Harry Sax, graduating class of 1961. Indiana University – Bloomington.

Gloria Randle Scott, graduating class of 1959. Indiana University – Bloomington.

Michelle Sarin, graduating class 2009. Indiana University – Bloomington.

Sue Sanders, graduating class of 1981. Carlton Sanders, graduating class of 1972. Indiana University – Southeast.

If you would like to learn more about the project or share your story with us, you may contact Kristin Leaman, Bicentennial Archivist, at kbleaman@indiana.edu. You can also receive updates about the Indiana University Bicentennial by following their Twitter and Facebook pages.

 

Meet the Staff! Tony Barger

Name: Anthony “Tony” Barger

Undergraduate Major/Where: I have a B.S. in Deaf Education from Ball State University and a B.S. in History with a minor in Museum Studies from Southern Illinois University at Carbondale.

Graduate Major: Library Science with a focus in Archives.

Title/Duties: I spend my time at the archives both as an intern and in a part time position of ‘scanner’. I am currently completing my internship under the guidance of Carrie Schwier. I have been processing the Philip Appleman papers and doing some following up on research questions for which I am currently 0 for 2! While the scanning project is relatively new, I believe that we currently have over 2 thousand documents that are being made available online for patrons’ research.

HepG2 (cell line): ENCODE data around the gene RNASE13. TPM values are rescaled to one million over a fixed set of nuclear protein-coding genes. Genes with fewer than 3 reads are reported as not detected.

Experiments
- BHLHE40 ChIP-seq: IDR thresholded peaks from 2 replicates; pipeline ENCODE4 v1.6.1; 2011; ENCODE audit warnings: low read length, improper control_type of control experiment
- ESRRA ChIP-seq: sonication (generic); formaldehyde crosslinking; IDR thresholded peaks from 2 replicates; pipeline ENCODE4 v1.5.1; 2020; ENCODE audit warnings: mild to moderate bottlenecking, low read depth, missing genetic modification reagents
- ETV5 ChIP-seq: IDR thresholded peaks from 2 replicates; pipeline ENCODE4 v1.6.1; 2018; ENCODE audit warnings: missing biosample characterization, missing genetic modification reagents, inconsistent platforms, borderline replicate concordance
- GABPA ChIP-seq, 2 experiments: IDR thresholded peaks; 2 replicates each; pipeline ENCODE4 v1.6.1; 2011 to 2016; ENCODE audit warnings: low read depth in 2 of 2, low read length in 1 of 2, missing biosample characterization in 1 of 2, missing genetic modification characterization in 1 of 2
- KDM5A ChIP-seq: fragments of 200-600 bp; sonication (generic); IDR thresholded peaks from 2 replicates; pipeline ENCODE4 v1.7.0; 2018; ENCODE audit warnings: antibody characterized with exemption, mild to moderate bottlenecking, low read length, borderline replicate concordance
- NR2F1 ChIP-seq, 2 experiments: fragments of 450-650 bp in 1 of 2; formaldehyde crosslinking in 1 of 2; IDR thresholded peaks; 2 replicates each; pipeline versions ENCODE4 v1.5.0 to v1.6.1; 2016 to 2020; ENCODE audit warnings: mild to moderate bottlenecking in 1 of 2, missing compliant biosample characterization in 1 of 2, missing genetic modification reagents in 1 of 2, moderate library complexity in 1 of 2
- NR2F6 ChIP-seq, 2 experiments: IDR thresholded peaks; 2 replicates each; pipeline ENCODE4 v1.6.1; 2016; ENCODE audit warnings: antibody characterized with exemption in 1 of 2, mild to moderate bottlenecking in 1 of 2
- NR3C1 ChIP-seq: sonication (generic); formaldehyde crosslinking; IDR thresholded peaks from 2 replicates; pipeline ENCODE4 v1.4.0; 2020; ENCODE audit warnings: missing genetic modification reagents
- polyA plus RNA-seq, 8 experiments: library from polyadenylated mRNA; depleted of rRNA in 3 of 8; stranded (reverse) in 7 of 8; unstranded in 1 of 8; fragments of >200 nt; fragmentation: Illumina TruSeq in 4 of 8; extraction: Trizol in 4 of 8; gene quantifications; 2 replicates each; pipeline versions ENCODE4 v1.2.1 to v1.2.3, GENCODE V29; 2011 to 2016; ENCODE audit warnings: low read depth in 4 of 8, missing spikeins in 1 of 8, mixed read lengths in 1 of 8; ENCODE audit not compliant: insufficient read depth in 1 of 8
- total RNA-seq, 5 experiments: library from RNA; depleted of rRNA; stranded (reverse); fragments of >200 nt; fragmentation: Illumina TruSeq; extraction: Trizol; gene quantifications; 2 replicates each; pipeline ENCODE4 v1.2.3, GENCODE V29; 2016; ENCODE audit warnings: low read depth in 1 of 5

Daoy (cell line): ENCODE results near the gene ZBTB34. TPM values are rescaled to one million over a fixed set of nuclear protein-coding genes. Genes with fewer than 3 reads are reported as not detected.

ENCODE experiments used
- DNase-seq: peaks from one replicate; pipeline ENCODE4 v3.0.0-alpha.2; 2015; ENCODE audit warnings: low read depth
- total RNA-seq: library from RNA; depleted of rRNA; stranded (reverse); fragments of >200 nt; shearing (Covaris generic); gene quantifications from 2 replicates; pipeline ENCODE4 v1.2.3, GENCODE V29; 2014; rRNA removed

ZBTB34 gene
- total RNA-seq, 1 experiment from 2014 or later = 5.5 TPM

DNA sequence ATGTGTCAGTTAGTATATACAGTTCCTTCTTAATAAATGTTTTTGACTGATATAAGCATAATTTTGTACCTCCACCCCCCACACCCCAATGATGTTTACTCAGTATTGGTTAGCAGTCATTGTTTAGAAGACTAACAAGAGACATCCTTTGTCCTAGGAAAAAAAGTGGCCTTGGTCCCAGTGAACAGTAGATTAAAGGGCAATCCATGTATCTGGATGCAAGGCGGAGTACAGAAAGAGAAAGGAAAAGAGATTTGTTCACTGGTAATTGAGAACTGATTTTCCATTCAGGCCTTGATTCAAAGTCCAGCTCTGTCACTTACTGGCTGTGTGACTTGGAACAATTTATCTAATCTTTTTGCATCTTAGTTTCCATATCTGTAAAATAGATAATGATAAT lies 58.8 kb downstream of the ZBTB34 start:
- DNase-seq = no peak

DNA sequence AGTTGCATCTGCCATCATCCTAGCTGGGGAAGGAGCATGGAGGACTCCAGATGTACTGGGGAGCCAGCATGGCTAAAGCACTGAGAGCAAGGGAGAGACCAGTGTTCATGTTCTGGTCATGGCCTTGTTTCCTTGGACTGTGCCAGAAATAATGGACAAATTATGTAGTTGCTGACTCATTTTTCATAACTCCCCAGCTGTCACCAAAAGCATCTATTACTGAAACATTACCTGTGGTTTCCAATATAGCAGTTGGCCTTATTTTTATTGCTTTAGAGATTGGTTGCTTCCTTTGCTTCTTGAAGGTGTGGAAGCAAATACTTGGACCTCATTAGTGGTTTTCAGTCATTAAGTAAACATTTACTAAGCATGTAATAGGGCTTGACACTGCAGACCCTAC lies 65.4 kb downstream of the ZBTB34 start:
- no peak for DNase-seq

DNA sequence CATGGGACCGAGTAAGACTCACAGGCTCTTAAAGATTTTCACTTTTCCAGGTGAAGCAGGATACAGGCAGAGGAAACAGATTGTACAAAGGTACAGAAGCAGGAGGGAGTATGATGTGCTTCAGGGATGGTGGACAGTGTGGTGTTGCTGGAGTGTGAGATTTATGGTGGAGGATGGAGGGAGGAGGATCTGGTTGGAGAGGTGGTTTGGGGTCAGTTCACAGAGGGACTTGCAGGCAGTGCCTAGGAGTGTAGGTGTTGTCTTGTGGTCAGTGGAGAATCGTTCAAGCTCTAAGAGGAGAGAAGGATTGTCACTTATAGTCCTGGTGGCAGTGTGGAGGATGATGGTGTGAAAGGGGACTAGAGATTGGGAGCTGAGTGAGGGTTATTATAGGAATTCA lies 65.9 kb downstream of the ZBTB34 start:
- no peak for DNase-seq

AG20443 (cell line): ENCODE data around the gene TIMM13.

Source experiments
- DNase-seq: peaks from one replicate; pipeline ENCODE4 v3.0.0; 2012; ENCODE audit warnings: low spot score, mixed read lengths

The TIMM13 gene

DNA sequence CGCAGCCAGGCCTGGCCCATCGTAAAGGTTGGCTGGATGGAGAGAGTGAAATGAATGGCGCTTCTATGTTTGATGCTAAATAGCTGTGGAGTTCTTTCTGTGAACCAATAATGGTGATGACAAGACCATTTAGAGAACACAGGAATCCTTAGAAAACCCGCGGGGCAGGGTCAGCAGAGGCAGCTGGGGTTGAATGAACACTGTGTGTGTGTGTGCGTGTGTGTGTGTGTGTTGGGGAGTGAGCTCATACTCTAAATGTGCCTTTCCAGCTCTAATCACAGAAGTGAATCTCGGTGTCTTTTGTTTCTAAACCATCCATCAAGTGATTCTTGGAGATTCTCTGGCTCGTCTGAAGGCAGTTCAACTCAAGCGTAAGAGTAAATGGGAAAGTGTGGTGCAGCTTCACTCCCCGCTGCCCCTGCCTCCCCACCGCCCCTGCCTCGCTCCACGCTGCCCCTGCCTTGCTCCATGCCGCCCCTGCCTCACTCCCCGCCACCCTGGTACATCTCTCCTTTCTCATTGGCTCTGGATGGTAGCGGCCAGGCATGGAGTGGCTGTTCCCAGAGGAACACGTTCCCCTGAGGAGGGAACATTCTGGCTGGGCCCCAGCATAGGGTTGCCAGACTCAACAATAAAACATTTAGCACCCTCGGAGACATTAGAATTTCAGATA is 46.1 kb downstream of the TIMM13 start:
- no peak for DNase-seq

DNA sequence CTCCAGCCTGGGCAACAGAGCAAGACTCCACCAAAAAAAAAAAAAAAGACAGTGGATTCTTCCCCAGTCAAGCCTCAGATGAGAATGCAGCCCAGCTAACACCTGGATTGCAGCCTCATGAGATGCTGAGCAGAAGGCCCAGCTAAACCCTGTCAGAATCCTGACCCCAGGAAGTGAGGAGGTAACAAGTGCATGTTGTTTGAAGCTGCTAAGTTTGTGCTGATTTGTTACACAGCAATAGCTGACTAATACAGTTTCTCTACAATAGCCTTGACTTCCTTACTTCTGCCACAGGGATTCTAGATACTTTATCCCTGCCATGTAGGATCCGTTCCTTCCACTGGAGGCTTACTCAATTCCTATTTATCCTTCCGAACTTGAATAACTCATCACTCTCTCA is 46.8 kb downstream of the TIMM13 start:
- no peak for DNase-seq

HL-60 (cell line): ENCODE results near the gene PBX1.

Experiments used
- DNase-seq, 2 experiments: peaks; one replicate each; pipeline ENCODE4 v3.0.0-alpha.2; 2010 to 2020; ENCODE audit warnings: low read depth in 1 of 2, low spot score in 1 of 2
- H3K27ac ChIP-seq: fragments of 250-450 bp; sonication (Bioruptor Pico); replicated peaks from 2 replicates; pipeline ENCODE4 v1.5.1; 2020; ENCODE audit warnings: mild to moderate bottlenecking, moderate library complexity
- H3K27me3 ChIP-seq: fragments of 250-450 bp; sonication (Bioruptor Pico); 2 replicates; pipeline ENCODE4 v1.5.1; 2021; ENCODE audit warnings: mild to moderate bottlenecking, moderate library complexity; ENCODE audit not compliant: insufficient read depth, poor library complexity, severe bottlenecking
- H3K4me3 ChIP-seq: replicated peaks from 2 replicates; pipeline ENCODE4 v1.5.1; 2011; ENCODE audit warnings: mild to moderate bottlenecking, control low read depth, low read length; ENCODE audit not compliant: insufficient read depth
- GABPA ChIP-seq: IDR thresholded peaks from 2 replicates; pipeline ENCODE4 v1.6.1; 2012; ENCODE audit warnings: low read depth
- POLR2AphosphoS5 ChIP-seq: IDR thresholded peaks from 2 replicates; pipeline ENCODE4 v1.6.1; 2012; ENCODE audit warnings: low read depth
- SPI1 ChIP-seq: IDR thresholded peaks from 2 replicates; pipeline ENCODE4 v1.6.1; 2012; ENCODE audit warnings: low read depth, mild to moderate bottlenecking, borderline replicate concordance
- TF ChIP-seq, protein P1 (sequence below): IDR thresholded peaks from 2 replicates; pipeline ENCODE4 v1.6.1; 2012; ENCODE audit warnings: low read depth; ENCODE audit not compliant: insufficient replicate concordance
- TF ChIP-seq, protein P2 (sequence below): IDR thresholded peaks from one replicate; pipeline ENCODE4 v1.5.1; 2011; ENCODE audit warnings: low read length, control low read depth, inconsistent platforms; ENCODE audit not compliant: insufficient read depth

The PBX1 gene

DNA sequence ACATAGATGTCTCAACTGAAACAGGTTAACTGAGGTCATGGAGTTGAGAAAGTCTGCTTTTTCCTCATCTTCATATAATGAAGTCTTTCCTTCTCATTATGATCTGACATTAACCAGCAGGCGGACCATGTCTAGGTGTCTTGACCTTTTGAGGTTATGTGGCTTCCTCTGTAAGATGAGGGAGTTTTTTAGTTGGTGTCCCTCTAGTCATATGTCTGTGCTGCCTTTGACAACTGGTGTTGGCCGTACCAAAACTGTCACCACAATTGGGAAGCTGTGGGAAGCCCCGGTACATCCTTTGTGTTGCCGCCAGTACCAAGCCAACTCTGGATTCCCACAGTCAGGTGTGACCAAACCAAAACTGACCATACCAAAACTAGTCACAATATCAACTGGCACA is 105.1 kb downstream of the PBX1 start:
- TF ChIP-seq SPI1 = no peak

What are you working on right now? I am trying to finish up with the Philip Appleman collection. He is a retired Indiana University English professor and is best known for his poetry and his work regarding Darwin. In addition, he is also a novelist. Carrie already has my next collection to process. I will be working on the papers of T. James Crawford, who was a professor emeritus of both business and education. I am sincerely excited about getting that collection started.

Why Archives? It is a goal of mine to articulate why I think archives is so important and why I want to be a part of it. I hope that comes sooner rather than later. Recently I posed the same question to a peer and she shrugged and simply answered, “I like working with old things.” For now I am going to accept that as my answer, too, but in truth it has more to do with my interest in history and archives role in preserving that history.

Why I like my job/archives: My internship is allowing me to work in an archive, which is ultimately my professional objective. I am enjoying my time with the archives for this reason alone; still I have to say that the staff at the I.U. Archives has created a very positive environment when each person is encouraged to have a full experience and follow his/her interests.